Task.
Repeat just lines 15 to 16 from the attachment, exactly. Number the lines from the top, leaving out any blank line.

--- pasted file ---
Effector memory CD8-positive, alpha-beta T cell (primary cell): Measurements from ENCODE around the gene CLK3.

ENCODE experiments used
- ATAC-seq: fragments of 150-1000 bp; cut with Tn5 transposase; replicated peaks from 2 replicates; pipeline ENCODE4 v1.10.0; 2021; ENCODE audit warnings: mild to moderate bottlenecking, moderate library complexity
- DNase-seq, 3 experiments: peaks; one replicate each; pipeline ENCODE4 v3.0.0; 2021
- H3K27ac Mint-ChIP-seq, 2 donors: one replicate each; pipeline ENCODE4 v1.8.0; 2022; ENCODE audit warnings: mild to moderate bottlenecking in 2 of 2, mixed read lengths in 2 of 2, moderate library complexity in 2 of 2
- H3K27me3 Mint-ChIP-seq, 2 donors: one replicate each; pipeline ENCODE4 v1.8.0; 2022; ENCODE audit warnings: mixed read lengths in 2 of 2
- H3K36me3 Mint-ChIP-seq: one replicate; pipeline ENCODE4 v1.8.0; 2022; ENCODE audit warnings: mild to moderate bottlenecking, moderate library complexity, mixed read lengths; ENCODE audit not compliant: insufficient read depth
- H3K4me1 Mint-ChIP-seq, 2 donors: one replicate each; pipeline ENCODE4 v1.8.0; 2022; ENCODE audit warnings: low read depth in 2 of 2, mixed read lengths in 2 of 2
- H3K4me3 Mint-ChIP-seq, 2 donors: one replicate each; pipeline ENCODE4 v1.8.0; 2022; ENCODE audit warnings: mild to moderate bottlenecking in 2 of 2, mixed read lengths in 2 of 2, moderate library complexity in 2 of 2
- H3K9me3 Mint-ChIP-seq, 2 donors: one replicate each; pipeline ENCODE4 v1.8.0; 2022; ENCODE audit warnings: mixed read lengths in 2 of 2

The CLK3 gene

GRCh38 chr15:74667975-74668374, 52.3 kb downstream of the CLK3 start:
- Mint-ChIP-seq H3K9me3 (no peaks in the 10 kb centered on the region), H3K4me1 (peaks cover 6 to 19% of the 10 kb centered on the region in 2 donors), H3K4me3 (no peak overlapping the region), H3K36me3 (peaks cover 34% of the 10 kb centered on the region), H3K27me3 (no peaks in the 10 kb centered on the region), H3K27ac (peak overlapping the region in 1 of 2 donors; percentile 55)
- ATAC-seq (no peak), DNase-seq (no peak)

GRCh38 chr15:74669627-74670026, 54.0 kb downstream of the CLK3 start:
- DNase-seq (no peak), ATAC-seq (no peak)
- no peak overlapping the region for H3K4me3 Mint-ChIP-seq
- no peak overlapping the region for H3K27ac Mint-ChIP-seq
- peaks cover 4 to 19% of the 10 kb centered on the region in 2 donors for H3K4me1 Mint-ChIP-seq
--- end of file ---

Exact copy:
GRCh38 chr15:74669627-74670026, 54.0 kb downstream of the CLK3 start:
- DNase-seq (no peak), ATAC-seq (no peak)